The current limit device of the present invention, has yet additional advantages. Specifically, the present invention minimizes the effects of unwanted power supply voltage fluctuations and non-uniformity of supply voltage level among individually manufactured units. Similar to the LED variances described above, power supplies manufactured in different lots or by different manufacturers may have slightly different output tolerances. The different tolerances may cause the supply voltage to vary between parts. Supply voltage may also vary due to other loads placed on the power supply. These other circuits connected to the power supply may cause the supply output to vary. The current limiting device of the present invention minimizes the effects of such fluctuations by maintaining an upper limit on the current supplied to the array as a whole.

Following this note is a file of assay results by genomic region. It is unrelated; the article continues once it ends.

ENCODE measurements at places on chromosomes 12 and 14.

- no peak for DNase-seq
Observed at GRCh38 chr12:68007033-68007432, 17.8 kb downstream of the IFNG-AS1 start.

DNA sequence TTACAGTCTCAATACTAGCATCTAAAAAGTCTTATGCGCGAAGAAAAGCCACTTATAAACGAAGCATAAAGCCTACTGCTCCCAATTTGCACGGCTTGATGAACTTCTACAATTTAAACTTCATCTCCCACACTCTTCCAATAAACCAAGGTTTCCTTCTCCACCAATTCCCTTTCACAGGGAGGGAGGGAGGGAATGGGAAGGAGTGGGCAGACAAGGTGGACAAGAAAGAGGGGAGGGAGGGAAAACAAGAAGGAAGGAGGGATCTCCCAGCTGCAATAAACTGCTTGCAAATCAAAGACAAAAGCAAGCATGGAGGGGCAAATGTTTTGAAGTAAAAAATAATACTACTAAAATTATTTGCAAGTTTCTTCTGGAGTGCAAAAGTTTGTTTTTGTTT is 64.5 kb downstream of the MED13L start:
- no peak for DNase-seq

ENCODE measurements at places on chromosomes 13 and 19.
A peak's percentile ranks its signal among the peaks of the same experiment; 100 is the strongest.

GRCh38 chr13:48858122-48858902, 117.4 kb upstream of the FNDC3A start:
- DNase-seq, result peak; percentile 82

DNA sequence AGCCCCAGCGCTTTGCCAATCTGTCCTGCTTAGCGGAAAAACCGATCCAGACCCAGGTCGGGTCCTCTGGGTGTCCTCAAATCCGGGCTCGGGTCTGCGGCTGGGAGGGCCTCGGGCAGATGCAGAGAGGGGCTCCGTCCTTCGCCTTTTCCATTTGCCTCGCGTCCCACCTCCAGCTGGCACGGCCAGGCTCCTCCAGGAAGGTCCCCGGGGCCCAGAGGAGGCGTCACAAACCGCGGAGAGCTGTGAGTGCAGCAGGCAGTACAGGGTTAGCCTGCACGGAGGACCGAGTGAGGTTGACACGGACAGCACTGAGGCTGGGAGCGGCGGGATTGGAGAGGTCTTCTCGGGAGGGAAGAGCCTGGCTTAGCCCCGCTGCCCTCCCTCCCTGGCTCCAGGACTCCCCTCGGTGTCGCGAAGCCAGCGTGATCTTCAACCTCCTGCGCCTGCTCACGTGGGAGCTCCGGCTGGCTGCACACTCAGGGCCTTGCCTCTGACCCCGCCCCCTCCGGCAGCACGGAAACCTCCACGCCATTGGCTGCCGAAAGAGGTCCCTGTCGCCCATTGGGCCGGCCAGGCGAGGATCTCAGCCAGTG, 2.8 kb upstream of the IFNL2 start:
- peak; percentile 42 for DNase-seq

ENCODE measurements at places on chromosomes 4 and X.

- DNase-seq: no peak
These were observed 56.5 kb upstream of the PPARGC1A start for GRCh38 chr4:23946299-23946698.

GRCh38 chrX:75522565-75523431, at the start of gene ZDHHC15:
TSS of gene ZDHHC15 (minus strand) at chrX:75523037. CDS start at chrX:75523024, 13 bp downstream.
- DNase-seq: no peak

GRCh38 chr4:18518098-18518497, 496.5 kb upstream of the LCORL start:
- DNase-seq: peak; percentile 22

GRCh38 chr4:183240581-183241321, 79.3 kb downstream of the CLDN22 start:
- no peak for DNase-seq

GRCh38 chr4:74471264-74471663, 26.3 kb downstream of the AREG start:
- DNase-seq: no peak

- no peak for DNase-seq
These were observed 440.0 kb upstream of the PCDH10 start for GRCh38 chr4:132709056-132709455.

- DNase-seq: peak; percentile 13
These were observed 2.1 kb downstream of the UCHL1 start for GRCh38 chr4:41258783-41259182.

Preferred embodiments of the invention have now been described. Variations and modifications will be readily apparent to those of ordinary skill in the art. For example, the invention is useful for backlighting a control knob or control panel button using a single LED device. For this reason, the invention should be interpreted in light of the claims.
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|U.S. Classification||361/58, 361/89|
|International Classification||H05B33/08, G09G3/34, H02H9/02|
|Cooperative Classification||H05B33/0812, H05B33/0848, H02H9/025|
|European Classification||H02H9/02D, H05B33/08D3B2, H05B33/08D1C2|